• Calf muscles should be stretched on a regular basis.
  • Strengthen your foot’s intrinsic muscles. One of our skilled physiotherapists will be able to create a personalised rehabilitation plan for you.
  • To support your arches, use an off-the-shelf orthotic or a’metatarsal pad.’ The majority of pharmacies sell these.

We will be able to confirm the right diagnosis if you visit one of our highly specialised physiotherapists. A diagnostic ultrasound scan may be used to distinguish between Morton’s neuroma and other conditions that can appear similarly, such as bursitis, plantar plate injuries, and stress fractures of the foot. We’ll also look at your foot biomechanics, how you walk, and how strong your muscles are.

If Morton’s neuroma is not treated, it might cause pain for a long time. If the nerve gets inflamed and swollen, it may not respond to conservative therapy and may require intervention, such as an injection or, in rare cases, surgical excision.

What is morton’s neuroma pain? 
The nerve between the bones of the forefoot will thicken as it becomes irritated. Unfortunately, this leads the nerve to become even more compressed and impinged, and the pain frequently worsens as a result. When patients walk for lengthy periods of time, they frequently experience pain. The pain can become rather continuous as the nerve becomes increasingly inflamed, and it can even shoot into the toes.

A strong ache in the front of the foot is one of the symptoms. The shoe is frequently characterised as having a stone or something sharp in it. Impact is frequently exacerbating the discomfort; for example, runners can experience excruciating pain every time their foot meets the ground.

How long does Morton’s neuroma take to settle?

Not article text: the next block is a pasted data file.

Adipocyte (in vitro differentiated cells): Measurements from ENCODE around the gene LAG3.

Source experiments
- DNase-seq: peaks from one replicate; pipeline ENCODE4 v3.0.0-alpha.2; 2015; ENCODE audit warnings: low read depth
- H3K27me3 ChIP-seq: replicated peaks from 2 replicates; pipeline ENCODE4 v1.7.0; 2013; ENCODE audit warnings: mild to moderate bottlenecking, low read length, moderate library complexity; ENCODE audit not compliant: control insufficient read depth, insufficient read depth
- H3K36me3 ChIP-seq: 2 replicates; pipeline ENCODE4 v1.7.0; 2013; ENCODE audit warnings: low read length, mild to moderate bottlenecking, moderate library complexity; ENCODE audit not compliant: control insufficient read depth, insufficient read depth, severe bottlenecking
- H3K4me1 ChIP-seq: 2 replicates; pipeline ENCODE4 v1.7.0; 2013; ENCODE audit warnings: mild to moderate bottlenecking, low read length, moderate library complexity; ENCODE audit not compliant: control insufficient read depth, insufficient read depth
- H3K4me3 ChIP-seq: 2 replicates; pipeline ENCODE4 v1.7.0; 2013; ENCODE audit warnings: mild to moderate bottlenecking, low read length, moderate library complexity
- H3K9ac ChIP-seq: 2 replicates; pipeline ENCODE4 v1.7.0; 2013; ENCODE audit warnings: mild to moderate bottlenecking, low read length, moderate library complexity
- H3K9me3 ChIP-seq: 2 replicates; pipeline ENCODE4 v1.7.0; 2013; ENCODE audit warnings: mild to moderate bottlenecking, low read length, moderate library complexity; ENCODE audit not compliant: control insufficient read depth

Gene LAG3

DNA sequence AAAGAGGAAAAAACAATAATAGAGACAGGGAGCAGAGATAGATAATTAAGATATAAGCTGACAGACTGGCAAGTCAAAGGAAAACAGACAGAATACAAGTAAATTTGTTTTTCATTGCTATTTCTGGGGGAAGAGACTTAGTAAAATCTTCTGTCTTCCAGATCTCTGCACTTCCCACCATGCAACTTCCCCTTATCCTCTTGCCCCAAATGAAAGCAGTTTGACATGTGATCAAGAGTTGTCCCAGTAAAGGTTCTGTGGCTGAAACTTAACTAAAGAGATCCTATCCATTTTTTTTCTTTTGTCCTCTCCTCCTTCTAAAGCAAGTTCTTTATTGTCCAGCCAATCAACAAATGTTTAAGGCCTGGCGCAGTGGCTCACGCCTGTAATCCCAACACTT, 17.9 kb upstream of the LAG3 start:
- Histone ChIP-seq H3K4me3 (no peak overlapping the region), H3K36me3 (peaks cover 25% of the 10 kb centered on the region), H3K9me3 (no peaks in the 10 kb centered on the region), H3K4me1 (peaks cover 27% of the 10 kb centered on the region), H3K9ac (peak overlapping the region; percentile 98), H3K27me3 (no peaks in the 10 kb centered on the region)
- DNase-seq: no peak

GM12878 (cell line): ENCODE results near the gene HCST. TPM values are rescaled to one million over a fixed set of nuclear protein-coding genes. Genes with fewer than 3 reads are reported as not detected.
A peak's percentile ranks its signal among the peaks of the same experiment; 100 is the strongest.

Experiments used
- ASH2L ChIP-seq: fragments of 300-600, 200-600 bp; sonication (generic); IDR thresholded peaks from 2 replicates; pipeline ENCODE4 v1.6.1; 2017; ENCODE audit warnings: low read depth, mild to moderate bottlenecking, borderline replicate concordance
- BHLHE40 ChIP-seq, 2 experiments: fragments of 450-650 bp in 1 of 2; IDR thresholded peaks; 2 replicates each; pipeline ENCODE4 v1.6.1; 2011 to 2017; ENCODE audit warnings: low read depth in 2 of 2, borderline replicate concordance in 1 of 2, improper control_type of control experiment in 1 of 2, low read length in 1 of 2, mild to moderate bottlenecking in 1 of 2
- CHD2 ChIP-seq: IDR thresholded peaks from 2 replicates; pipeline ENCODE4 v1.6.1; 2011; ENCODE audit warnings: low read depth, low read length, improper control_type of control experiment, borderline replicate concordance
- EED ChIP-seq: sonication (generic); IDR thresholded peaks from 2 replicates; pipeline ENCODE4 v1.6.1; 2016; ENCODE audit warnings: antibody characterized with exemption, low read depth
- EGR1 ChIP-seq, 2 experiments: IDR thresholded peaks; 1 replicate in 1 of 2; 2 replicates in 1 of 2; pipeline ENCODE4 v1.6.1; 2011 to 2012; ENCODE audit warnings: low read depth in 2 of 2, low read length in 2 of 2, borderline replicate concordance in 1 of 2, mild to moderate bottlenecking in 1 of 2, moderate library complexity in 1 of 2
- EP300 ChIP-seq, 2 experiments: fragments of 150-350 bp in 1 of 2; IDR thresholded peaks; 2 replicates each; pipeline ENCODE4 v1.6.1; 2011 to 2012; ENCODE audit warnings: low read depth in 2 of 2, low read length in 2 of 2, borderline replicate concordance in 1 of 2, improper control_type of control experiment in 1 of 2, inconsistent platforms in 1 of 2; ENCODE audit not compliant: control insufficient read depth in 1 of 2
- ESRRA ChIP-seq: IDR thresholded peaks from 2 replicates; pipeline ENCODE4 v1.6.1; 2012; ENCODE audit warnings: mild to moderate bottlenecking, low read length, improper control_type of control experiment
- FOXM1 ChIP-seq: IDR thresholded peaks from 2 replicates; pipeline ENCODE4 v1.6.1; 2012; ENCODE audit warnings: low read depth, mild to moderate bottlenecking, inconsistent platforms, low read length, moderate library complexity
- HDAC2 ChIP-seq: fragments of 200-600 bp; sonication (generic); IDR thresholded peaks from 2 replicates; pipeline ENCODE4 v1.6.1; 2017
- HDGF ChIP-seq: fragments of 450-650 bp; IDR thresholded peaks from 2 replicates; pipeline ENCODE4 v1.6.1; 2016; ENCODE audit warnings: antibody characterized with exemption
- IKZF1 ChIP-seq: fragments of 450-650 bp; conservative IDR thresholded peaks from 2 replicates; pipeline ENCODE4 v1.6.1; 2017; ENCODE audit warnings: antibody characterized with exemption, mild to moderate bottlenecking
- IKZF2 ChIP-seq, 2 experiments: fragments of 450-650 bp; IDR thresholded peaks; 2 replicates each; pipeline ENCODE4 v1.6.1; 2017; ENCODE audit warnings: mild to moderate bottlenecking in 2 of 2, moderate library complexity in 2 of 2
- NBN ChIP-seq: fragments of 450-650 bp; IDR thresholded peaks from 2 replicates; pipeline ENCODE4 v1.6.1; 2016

Unfortunately, Morton’s neuroma pain can last a long time, especially if the person has substantial biomechanical difficulties or engages in a lot of impact activity while wearing sub-optimal footwear, such as shoes that are too tight for them.

What is the best way to treat morton’s neuroma? 
The first step would be to rectify the mechanics of walking and running. We’d look at the relationship between muscle length and strength and consider orthotics. Depending on how swollen the nerve has grown, an injection may be required, and in some situations, surgical intervention may be required.

At Joint Injections, we can perform a comprehensive foot examination. A diagnostic ultrasound scan is used to confirm the proper diagnosis. If the symptoms do not improve, we may recommend an injection of steroid and local anaesthetic (under ultrasound supervision) to relieve the pain and inflammation around the nerve.


Joint Injection’s experts are dual-trained, highly specialised physiotherapists and musculoskeletal sonographers with extensive experience diagnosing all foot and ankle disorders. We provide a ‘one-stop’ clinic, which means you’ll get an examination, a diagnostic ultrasound, and, if necessary, an ultrasound-guided injection.